Catalyst Preparation Example
4 kg of Supersorbon carbon (4 mm extrudates, manufacturer: Donau Carbon GmbH) were initially charged in an impregnating drum and sprayed with 2.8 kg of a 7.2% by weight aqueous solution of palladium(II) nitrate, based on palladium, at room temperature with the aid of a fine nozzle (1 mm). The liquid was absorbed completely into the pores of the carbon support. The material was subsequently dried in a drying cabinet at 100° C. for 40 hours.
Subsequently, the dried catalyst was activated (reduced) in a water stream at 200° C.
The catalyst thus prepared comprised 5% by weight of palladium based on the weight of the catalyst.
Analysis of the Hydrogenation Products
The 2-Me-THF, 2-pentanone, 3-pentanone, 1-pentanol, THF, furan and methylfuran reaction products and the furfural starting material were analyzed by gas chromatography. To this end, the mixtures were injected, diluted with methanol or acetone (dilution of from 1:10 to 1:100) or undiluted, into the GC chromatograph (from HP, carrier gas: hydrogen) onto a 30 m DB1 column (from J+W) and analyzed at oven temperatures of from 60° C. to 300° C. (heating rate 8 Kelvin per minute up to 220° C., then 20 Kelvin per minute up to 300° C.) with a flame ionization detector (temperature: 290° C.). The purity was determined by integrating the signals of the chromatogram.
In a system for continuous hydrogenation consisting of an evaporator, an oil-heated 3.8 l jacketed tubular reactor and a separator and a cycle gas compressor, furfural was hydrogenated continuously over fixed bed catalysts in the gas phase.
The tubular reactor was filled with 3 l (corresponding to 1350 g) of a Pd catalyst (5% Pd/Supersorbon, 4 mm extrudates).
The tubular reactor was flowed through from the top downward. The catalyst was activated with nitrogen/hydrogen mixtures at 200° C. at ambient pressure by the method known to those skilled in the art such that the content of hydrogen in the mixed gas was increased slowly from 0 up to 100%. Subsequently, the system was pressurized to 10 bar with hydrogen, fresh hydrogen gas was adjusted to 150 l (STP)/h, the evaporator was heated to 290° C., the reactor to 260° C., and the cycle gas was put into operation. 100 g/h of furfural which had been distilled in one stage were conveyed into the evaporator. During the hydrogenation, the cycle gas was adjusted to 1200 g/h, 95 l (STP)/h of offgas were sent to incineration. Under these conditions, over 260 h, furfural was converted to an extent of >99%; the selectivity for 2-MeTHF was 50%. The upper phase of the biphasic effluent had the following composition: furan 2.4% by weight, 2-methylfuran 2% by weight, THF 20% by weight, 2-MeTHF 49% by weight, 2-pentanone 9.2% by weight, 2-pentanol 0.5% by weight, 1-pentanol 0.9% by weight, remainder to 100% unidentified by-products. The by-products could be removed by means of distillation according to the prior art, such that the desired 2-MeTHF product was obtained in a purity of >99%.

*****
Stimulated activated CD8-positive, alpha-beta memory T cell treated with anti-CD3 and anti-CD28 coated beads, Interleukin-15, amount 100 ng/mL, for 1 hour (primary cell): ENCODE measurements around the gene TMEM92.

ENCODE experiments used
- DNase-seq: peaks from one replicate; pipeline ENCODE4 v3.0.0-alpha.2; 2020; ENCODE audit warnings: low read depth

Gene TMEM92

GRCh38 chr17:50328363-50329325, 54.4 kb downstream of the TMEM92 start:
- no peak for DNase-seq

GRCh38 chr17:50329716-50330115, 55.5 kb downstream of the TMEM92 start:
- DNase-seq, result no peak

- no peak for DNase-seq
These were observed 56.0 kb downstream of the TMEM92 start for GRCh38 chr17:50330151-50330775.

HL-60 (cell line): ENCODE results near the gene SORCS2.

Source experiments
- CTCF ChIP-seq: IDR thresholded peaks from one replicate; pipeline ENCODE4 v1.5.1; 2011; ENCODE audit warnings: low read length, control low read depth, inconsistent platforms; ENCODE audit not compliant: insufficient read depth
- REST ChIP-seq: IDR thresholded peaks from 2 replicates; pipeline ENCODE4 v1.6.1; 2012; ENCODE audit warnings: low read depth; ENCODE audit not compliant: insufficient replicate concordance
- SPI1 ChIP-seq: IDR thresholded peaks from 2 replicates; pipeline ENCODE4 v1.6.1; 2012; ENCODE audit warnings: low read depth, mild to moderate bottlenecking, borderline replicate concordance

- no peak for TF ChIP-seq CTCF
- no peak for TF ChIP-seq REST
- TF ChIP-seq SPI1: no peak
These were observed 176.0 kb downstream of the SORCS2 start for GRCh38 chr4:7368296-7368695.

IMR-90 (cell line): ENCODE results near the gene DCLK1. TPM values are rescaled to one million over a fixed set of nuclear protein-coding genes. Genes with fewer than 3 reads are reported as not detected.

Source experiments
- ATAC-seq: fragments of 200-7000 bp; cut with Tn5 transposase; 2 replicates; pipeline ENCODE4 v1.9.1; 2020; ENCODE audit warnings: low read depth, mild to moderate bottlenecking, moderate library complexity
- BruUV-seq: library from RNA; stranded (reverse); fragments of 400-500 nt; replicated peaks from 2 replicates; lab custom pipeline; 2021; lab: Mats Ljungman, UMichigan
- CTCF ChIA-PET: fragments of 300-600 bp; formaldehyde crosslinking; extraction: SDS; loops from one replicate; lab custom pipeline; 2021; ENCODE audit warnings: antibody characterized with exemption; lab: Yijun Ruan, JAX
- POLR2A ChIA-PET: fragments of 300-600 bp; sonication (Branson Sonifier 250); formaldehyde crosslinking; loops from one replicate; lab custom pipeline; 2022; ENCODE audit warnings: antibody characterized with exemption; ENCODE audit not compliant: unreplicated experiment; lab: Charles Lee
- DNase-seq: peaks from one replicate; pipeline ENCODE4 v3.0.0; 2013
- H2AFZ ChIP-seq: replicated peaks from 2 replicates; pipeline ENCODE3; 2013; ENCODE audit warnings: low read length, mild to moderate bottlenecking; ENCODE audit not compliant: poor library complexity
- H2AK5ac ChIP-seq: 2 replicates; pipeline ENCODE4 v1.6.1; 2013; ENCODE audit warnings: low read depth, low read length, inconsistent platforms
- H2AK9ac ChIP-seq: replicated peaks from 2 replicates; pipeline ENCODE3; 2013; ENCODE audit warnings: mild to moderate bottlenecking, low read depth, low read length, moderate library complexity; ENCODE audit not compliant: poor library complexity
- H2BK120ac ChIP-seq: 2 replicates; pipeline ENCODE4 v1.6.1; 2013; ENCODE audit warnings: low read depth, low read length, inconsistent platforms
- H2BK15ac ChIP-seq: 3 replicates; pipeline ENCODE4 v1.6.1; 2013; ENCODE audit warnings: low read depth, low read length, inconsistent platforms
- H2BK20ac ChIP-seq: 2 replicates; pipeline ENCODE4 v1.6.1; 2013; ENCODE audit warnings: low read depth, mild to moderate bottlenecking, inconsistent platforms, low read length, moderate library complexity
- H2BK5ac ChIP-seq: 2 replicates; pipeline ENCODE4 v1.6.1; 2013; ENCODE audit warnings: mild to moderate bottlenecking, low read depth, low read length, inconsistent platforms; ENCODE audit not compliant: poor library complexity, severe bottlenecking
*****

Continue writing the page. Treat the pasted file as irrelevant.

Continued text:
In a system for continuous hydrogenation consisting of an evaporator, an oil-heated 0.375 l jacketed tubular reactor and a separator and a cycle gas compressor, furfural was hydrogenated continuously over fixed bed catalysts in the gas phase.
The tubular reactor was filled with 350 ml (corresponding to 173.3 g) of a Pd catalyst (5% Pd/Supersorbon, 4 mm extrudates).
The tubular reactor was flowed through from the bottom upward. The catalyst was activated with nitrogen/hydrogen mixtures at 260° C. by the method known to those skilled in the art such that the content of hydrogen in the mixed gas was increased slowly from 0 up to 100%. Subsequently, the system was pressurized to 10 bar with hydrogen, fresh hydrogen gas was adjusted to 150 l (STP)/h, and the evaporator was heated to 240° C., the reactor to 245° C. During the hydrogenation, 20 g/h of furfural were conducted over the catalyst from the bottom upward (liquid phase mode). 35 l (STP)/h of fresh gas and 550 l (STP)/h of cycle gas were used. Under these conditions, furfural was converted completely.
The reaction effluents were admixed with tetraethylene glycol dimethyl ether in a manner known per se by metering 25 ml/h of tetraethylene glycol dimethyl ether into the gas stream between tubular reactor and separator. After decompression of the stream in the ambient pressure part, the liquid phase which comprised the reaction products was removed and collected in the separator.
Neglecting the tetraethylene glycol dimethyl ether, the monophasic reaction effluent contained: 2-methylfuran 59% by weight, THF 31% by weight, 2-MeTHF 49% by weight, 2-pentanol 0.5% by weight, n-butanol 0.5% by weight, remainder to 100% unidentified by-products. The by-products could be removed by means of distillation, such that the desired 2-MeTHF product was obtained in a purity of >99%.
Patent applications by Daniel Breuninger, Bobenheim-Roxheim DE
Patent applications by Jens Heimann, Worms DE
Patent applications by Rene Backes, Lampertheim DE
Patent applications by Rolf Pinkos, Bad Duerkheim DE
Patent applications by Tobias Wabnitz, Mannheim DE
Patent applications by BASF SE
Patent applications in all subclasses The hetero ring is five-membered